In our last blog post, we reviewed the state legislature's significant changes to the "best interests" factors that Minnesota judges must consider when determining custody of a children in a divorce or action between unmarried parents. The revisions seem strongly to reflect the legislature's intention to make custody matters center on the needs of the child, rather than the desires of the parents.
The first factor listed is "a child's physical, emotional, cultural, spiritual, and other needs, and the effect of the proposed arrangements on the child's needs and development." The second factor identified is "any special medical, mental health, or educational needs that the child may have that may require special parenting arrangements or access to recommended services." This factor seems to dictate that consideration of special needs is a matter of importance; the previous version of the statute simply dictated that judges must consider "the mental and physical health of all parties involved."
Since the legislature has made an effort to take note of the impact of a child's special needs on the best possible custody arrangement for that child, let's consider what the new language of the statute may mean for parents. There is a broad spectrum of special needs that could fall under the language of this factor; autism, diabetes, and developmental delays spring immediately to mind, but there are many others. Because the revised factors have been in effect only since August 1, 2015, it's unclear exactly how this new focus on a child's special needs will affect parenting arrangements.
It's easy to imagine that if a child receives extensive therapy for a physical, mental, or developmental issue, the fact that one parent lives much closer to the therapy center than the other would mitigate in that parent's favor. A child with a chronic illness that one parent's schedule is better equipped to handle might require that the parent who is available to address the child's needs has more time. A child who needs to attend a particular school to receive certain needed educational services might be better off living with a parent whose location gives him or her easier access to that school. Also, a parent's unwillingness to cooperate with a treatment or educational plan is not likely to be viewed favorably. Under the previous factors, this was certainly considered but not as clearly as this factor implies.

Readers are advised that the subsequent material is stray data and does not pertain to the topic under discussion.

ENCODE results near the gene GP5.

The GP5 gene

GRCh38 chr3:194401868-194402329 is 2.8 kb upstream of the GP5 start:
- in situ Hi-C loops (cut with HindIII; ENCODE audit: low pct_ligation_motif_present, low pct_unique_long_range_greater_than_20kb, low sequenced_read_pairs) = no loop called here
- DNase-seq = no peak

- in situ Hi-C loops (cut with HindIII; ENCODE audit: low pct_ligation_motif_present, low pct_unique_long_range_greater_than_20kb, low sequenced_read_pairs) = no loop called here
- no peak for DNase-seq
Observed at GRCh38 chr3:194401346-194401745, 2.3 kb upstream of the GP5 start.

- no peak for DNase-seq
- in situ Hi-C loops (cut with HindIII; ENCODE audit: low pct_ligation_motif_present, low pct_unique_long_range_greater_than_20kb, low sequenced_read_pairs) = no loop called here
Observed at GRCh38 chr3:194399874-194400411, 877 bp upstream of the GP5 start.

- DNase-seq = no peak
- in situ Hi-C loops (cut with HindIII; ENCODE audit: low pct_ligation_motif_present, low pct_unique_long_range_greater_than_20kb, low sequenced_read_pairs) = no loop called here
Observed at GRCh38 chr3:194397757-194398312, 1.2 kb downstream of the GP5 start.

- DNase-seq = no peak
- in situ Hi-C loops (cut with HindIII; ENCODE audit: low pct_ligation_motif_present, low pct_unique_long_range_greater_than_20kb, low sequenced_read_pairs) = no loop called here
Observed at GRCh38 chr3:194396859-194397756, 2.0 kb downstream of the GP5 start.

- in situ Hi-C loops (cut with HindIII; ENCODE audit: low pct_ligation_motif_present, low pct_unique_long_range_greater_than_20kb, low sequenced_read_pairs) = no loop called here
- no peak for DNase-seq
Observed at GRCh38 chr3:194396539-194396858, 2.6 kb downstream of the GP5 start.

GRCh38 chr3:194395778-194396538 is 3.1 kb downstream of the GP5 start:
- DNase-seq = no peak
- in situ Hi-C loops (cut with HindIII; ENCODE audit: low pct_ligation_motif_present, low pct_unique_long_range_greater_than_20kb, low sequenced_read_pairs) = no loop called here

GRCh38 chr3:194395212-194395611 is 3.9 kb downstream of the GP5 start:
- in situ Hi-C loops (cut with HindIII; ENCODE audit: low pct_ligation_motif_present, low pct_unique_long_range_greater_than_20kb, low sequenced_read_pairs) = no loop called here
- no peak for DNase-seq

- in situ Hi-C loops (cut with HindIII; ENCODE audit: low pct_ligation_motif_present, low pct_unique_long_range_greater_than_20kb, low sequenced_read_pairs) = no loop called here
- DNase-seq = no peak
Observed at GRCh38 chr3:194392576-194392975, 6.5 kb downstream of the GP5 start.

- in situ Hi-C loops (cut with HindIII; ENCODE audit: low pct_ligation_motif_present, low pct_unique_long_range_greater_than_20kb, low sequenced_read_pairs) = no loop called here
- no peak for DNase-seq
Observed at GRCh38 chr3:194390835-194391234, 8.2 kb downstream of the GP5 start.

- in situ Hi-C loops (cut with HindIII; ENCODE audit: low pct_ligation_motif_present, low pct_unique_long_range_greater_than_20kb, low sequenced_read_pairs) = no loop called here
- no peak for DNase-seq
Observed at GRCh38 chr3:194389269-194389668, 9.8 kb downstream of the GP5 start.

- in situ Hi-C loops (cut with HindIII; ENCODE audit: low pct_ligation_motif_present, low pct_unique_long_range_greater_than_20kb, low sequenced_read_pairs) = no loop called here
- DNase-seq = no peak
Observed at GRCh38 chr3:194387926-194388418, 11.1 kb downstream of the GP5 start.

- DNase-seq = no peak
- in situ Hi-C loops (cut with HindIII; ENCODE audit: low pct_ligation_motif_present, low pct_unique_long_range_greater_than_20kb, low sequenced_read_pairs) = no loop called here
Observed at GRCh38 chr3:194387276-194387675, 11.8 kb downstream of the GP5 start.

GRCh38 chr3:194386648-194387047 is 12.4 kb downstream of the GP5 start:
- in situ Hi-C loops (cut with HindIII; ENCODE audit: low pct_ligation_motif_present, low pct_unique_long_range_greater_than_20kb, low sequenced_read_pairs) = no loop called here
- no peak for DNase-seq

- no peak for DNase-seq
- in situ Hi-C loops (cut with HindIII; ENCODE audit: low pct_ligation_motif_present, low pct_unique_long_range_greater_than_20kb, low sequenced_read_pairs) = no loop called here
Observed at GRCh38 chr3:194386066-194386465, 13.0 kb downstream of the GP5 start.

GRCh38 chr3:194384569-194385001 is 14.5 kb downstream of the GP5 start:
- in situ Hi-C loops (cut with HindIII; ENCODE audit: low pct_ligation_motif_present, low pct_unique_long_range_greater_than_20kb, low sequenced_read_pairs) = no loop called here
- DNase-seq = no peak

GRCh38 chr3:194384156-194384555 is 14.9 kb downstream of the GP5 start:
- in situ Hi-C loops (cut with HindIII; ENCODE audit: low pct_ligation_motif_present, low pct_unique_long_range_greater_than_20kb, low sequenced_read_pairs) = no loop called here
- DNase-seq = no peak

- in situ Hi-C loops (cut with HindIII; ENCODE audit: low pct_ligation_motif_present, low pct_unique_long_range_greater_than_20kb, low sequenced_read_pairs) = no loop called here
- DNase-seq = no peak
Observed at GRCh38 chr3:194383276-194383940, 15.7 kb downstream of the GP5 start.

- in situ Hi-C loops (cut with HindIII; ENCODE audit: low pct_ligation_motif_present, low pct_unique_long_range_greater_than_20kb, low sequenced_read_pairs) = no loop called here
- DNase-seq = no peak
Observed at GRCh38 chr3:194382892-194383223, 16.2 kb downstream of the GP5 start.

One very common situation with children with emotional or mental health issues is difficulty transitioning from one situation to another. For such children, a custody arrangement in which they are constantly switching back and forth between parents could be disastrous. The new "best interests" factor addressing special needs may make it easier for children to be with one parent, or each parent, for longer periods, minimizing stressful transitions between homes.
There could be some overlap of this factor with factor (6), which examines "the history and nature of each parent's participation in providing care for the child." If a child has special needs, and one parent is always taking that child to therapy or doctor's appointments, or providing therapeutic treatment at home, under which factor should that care be considered?
Divorce and custody disputes are stressful for all children. If you have a child with special needs, particularly one who has difficulty with transitions, you are probably concerned about protecting your child both during the custody determination and afterward. It's essential for parents to know their children's teachers and therapists, medication regimens, and signs that they need extra support. This awareness is likely to reflect favorably on you in a custody dispute, but more importantly, it helps you to make sure your special needs child is getting the help he or she needs at a particularly challenging time.
If you have a child with special needs and expect to be involved in a Minnesota custody dispute, you should have the guidance of an attorney who understands the intricacies of both Minnesota custody law and the issues of children with special needs. Please contact us at Mundahl Law with any questions you have about this, or any of the other Minnesota best interests factors and how they could affect your custody case. We look forward to working with you.